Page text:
Sports teams or entertainment brands?
Katie Thurston / 08.02.2019
As a lover of sport my entire life, I often wonder what it is that draws people to engaging in sport (whether as spectator or participant). My passion stems from the values and principles that sport stands for – the teamwork, the determination and the inclusive culture.
The differences between amateur and professional sport are staggering. People enjoy amateur sport for personal benefit, relaxation, meeting new people, etc. Professional sport, however, maintains its success through sometimes alarming amounts of money. In our digital age, it is becoming clear that there is an increasing shift from professional sport into the realms of pure entertainment.
Subconsciously, we have created a society for the sporting ‘spectacle’.
This week, Super Bowl LIII captured global attention once again. It is a prime example of how social media has become a mechanism and a platform to express instantaneous reaction to events: of 3.1 million tweets sent, 1.8 million were organic and 1.3 million were RTs.
What now encompasses the true meaning of the Super Bowl? Of the top five tweets, none were actually related to the game itself. Rather, they were about aspects of production, the half-time show and cultural issues. Commercial spots were going for figures upwards of $5 million. The half-time show simultaneously provided entertainment and controversy. It’s clear that the Super Bowl is not just about a game of American football. It serves other purposes. Below are just a couple of examples of the most talked about moments of Super Bowl LIII.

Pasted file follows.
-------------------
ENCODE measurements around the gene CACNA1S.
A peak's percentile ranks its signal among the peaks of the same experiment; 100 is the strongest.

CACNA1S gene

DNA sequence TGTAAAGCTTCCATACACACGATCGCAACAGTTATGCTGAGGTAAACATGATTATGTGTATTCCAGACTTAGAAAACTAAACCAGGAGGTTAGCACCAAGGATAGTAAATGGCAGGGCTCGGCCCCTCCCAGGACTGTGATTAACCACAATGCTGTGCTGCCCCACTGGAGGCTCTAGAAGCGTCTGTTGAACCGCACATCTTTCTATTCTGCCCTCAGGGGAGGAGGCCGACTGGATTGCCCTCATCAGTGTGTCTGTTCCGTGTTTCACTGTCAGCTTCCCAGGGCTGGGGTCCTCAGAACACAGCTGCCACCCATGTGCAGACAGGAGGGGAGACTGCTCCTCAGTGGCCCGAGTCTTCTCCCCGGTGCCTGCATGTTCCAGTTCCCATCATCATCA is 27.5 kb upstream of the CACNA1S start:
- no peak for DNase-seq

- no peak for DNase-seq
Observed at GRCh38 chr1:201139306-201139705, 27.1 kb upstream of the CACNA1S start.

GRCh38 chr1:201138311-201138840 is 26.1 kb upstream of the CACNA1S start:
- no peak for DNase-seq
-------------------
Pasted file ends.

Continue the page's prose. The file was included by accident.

This idea of ‘spectacle’ appears to have transcended into a multitude of professional sports, but is it drawing away from the values originally promoted by sport?
In 2008, staff at Manchester City received an internal memo from CEO Garry Cook – We’re not a football club, we’re actually a sports entertainment media company– after being taken over by the Abu Dhabi United Group. Matchday experience at the Etihad has since been transformed – going way beyond the 90 minutes on the field.
The creation of ‘fan zones’, live entertainment and interactive competitions pre and post-match takes away from the explicitly sport-based nature of match days. Manchester City’s matchday schedule is symbolic of this.
In this instance, I love the idea of fan inclusion and the atmosphere it creates within the stadium. I advocate for a world whereby sport is an integral part of each individual’s life.
In recent decades, fans have become immersed in a world that stems far deeper than simply the practice of sport. The Olympics Opening Ceremony is an entertainment hub. Mayweather – McGregor made history – but not necessarily for the reasons their sport would have desired. Match-day entertainment is important, especially when engaging younger generations in both partaking and observing sport. What troubles me, though – is when money, advertising and cultural messaging supersedes the sport itself.
Sport should transcend boundaries. But at what point do we draw the line?